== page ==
Review: HTC One (E8) for Sprint
The plastic version of HTC's venerable One handset is almost as good as the metal version. Almost, but not quite. Here is Phone Scoop's full report about this Android smartphone for Sprint.
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The HTC One E8 trades the attractive aluminum skin of the M8 for slick polycarbonate. In so doing, HTC has created an alternate version of the M8 that carries over most of the more expensive phone's key features, but packages them a less expensive shell. Who is the E8 for? Well, if you're looking for something a bit lighter and less expensive than the M8 that still has flagship appeal, the E8 could be for you. It might also appeal to those who dislike metal, or want more color.Body
The HTC One (M8) is one of the best phones available in the market - if you place a priority on premium hardware and high design. Not everyone does. Some believe in "less is more" and apply that tenet to their technology purchases. The E8 is an attractive phone, but not quite as eye-catching as the M8. It boasts core HTC features, but the E8 relies heavily on the "less is more" concept.
The defining factor of the E8 is its polycarbonate skin. The plastic shell is what sets it apart from the M8. It's basically the same size as the M8. The height and width are the same, but it's a wee bit thicker front-to-back (9.9mm vs. 9.3mm.) It's more than half an ounce lighter.
Side-by-side, it's hard to tell the E8 from the M8, at least when viewed head-on. The E8 has the same gray panels above and below the screen with drilled holes for the BoomSound speakers. The user-facing camera and flash are in the exact same spots on both phones. Perhaps the most obvious factor differentiating the front faces is the lack of chamfers on the E8, which often gleam on the M8. I like the front of the E8, but I can't say I like the design of the back. It's plain as can be. The glossy (and very slippery!) plastic surface has a gentle curve, but it's devoid of any design cues.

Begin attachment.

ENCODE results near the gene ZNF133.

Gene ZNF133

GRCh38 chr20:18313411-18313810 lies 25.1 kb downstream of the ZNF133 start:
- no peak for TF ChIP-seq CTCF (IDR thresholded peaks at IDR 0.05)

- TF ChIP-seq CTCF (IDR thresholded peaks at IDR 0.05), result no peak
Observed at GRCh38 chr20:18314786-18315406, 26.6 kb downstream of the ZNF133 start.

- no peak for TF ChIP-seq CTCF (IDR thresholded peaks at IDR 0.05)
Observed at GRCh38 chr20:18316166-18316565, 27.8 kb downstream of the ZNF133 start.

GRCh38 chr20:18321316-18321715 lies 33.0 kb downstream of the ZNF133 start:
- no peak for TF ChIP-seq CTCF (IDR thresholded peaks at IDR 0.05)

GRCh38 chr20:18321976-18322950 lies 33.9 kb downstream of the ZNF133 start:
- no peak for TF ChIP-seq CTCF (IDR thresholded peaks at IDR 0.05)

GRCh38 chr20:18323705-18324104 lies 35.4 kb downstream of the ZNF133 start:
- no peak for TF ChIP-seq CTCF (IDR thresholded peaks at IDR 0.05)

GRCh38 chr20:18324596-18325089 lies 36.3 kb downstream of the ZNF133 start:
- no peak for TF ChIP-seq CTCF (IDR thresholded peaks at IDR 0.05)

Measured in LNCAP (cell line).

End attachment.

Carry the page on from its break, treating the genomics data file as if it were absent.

It's not a small device and may be too bulky for some users. Thanks to the somewhat oblong shape, I had trouble reaching the far upper corner of the screen with my thumb, and I have big hands. The E8 feels decent when held, but it doesn't exude the same level of quality the M8 does. It's definitely solid and strong. The shiny polycarbonate is smooth to a fault. The phone should slip into most pockets easily.
There are no buttons on the front of the phone, as the E8 uses on-screen buttons to control Android. The SIM card tray is buried in the left edge of the phone, in the exact same spot as the M8. You need a paperclip or SIM tool to eject it. The memory card slot is on the right edge with the volume toggle below it. I have to complain a bit here. The volume toggle is among the worst buttons I've ever encountered on an HTC smartphone. Not only is it hard to find, but the travel and feedback are atrocious. The down half often got stuck and wouldn't pop back up, requiring me to press the upper part to unstick it. This, of course, often raised the volume when my intent was the exact opposite. That was frustrating, to say the least.
The screen lock button is on top. Since the E8 loses the IR transceiver, HTC moved the button from the side to the middle. It has a decent profile and good travel and feedback. The microUSB port and headphone jack are both on the bottom, in the same places they are on the M8. The E8's battery is sealed up inside. No battery swapping for you.
The E8 is a decent piece of hardware. It loses the raw appeal of the M8 to my eyes, but still manages to look good and function well. HTC One M8 lovers who are on a tighter budget can pick up the E8 and still find plenty to fawn over.
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As a tech enthusiast for over 40 years, it absolutely irks me that many of today's fellow enthusiasts are so uninformed of the nature in why manufacturers are doing this. I have 3 friends that work in phone sales and each have expressed their experience that a phone may come in for service once a week, two or three weeks due to the phone swelling up like a puffer fish. All due to swollen batteries. Rather than just the swollen removable battery causing the back cover to come off, the customer is forced to fork over substantial cash to replace the whole device.